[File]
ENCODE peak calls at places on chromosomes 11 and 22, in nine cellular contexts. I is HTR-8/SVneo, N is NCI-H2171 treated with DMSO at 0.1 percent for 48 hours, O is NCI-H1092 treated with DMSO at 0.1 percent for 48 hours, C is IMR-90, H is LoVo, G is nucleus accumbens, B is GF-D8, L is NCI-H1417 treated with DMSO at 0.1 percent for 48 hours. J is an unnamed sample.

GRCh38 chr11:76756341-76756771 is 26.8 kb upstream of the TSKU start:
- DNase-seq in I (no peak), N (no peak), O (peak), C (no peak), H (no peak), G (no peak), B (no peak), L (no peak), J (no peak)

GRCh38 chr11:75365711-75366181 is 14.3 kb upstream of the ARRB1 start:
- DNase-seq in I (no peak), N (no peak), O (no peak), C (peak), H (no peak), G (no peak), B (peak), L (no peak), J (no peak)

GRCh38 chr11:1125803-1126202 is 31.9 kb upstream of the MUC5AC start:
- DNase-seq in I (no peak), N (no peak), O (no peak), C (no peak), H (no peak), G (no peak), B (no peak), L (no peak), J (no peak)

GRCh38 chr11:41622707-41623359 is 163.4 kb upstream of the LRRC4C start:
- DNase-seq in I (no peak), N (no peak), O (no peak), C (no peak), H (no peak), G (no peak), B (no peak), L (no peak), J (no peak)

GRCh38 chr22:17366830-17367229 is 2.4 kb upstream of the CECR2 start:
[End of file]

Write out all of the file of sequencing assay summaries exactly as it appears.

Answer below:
ENCODE peak calls at places on chromosomes 11 and 22, in nine cellular contexts. I is HTR-8/SVneo, N is NCI-H2171 treated with DMSO at 0.1 percent for 48 hours, O is NCI-H1092 treated with DMSO at 0.1 percent for 48 hours, C is IMR-90, H is LoVo, G is nucleus accumbens, B is GF-D8, L is NCI-H1417 treated with DMSO at 0.1 percent for 48 hours. J is an unnamed sample.

GRCh38 chr11:76756341-76756771 is 26.8 kb upstream of the TSKU start:
- DNase-seq in I (no peak), N (no peak), O (peak), C (no peak), H (no peak), G (no peak), B (no peak), L (no peak), J (no peak)

GRCh38 chr11:75365711-75366181 is 14.3 kb upstream of the ARRB1 start:
- DNase-seq in I (no peak), N (no peak), O (no peak), C (peak), H (no peak), G (no peak), B (peak), L (no peak), J (no peak)

GRCh38 chr11:1125803-1126202 is 31.9 kb upstream of the MUC5AC start:
- DNase-seq in I (no peak), N (no peak), O (no peak), C (no peak), H (no peak), G (no peak), B (no peak), L (no peak), J (no peak)

GRCh38 chr11:41622707-41623359 is 163.4 kb upstream of the LRRC4C start:
- DNase-seq in I (no peak), N (no peak), O (no peak), C (no peak), H (no peak), G (no peak), B (no peak), L (no peak), J (no peak)

GRCh38 chr22:17366830-17367229 is 2.4 kb upstream of the CECR2 start: